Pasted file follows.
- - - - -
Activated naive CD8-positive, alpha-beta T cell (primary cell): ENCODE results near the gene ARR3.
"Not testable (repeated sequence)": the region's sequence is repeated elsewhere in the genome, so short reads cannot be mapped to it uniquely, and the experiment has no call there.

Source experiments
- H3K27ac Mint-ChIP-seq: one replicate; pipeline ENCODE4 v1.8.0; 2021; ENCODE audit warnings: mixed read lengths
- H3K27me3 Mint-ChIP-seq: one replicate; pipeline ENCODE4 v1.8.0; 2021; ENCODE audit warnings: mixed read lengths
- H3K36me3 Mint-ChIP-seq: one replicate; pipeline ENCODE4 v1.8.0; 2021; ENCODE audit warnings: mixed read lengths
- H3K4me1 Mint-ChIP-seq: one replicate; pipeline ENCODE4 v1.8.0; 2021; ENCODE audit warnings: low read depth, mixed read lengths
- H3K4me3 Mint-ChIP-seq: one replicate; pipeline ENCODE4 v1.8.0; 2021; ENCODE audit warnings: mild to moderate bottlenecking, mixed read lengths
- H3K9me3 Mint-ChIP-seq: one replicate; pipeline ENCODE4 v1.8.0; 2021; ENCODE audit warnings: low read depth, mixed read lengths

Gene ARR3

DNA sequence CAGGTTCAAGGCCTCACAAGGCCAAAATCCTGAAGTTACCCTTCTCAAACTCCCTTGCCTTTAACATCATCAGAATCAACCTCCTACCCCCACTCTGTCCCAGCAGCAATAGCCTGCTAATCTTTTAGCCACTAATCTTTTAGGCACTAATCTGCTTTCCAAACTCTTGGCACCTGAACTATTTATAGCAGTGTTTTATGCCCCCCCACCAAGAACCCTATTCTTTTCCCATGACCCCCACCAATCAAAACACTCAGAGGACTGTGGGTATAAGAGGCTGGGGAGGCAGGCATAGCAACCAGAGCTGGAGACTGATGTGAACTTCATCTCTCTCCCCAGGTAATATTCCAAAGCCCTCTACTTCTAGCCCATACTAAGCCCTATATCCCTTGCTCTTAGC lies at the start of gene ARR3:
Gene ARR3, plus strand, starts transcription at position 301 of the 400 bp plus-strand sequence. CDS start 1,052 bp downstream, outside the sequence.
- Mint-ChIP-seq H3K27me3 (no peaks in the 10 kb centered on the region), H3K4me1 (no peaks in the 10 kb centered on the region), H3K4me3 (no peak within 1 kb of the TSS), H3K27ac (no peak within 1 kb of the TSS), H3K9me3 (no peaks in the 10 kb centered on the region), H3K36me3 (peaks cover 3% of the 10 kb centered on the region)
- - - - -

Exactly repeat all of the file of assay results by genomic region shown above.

Activated naive CD8-positive, alpha-beta T cell (primary cell): ENCODE results near the gene ARR3.
"Not testable (repeated sequence)": the region's sequence is repeated elsewhere in the genome, so short reads cannot be mapped to it uniquely, and the experiment has no call there.

Source experiments
- H3K27ac Mint-ChIP-seq: one replicate; pipeline ENCODE4 v1.8.0; 2021; ENCODE audit warnings: mixed read lengths
- H3K27me3 Mint-ChIP-seq: one replicate; pipeline ENCODE4 v1.8.0; 2021; ENCODE audit warnings: mixed read lengths
- H3K36me3 Mint-ChIP-seq: one replicate; pipeline ENCODE4 v1.8.0; 2021; ENCODE audit warnings: mixed read lengths
- H3K4me1 Mint-ChIP-seq: one replicate; pipeline ENCODE4 v1.8.0; 2021; ENCODE audit warnings: low read depth, mixed read lengths
- H3K4me3 Mint-ChIP-seq: one replicate; pipeline ENCODE4 v1.8.0; 2021; ENCODE audit warnings: mild to moderate bottlenecking, mixed read lengths
- H3K9me3 Mint-ChIP-seq: one replicate; pipeline ENCODE4 v1.8.0; 2021; ENCODE audit warnings: low read depth, mixed read lengths

Gene ARR3

DNA sequence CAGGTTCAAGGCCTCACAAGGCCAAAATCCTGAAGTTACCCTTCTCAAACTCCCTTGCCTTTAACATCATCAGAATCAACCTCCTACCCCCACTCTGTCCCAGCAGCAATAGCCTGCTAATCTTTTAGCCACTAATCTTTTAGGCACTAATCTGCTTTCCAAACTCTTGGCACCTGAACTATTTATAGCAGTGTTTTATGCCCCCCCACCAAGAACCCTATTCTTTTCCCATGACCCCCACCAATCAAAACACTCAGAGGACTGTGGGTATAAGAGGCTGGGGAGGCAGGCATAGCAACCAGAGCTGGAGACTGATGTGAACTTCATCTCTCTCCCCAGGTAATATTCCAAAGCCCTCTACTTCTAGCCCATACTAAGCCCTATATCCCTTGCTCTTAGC lies at the start of gene ARR3:
Gene ARR3, plus strand, starts transcription at position 301 of the 400 bp plus-strand sequence. CDS start 1,052 bp downstream, outside the sequence.
- Mint-ChIP-seq H3K27me3 (no peaks in the 10 kb centered on the region), H3K4me1 (no peaks in the 10 kb centered on the region), H3K4me3 (no peak within 1 kb of the TSS), H3K27ac (no peak within 1 kb of the TSS), H3K9me3 (no peaks in the 10 kb centered on the region), H3K36me3 (peaks cover 3% of the 10 kb centered on the region)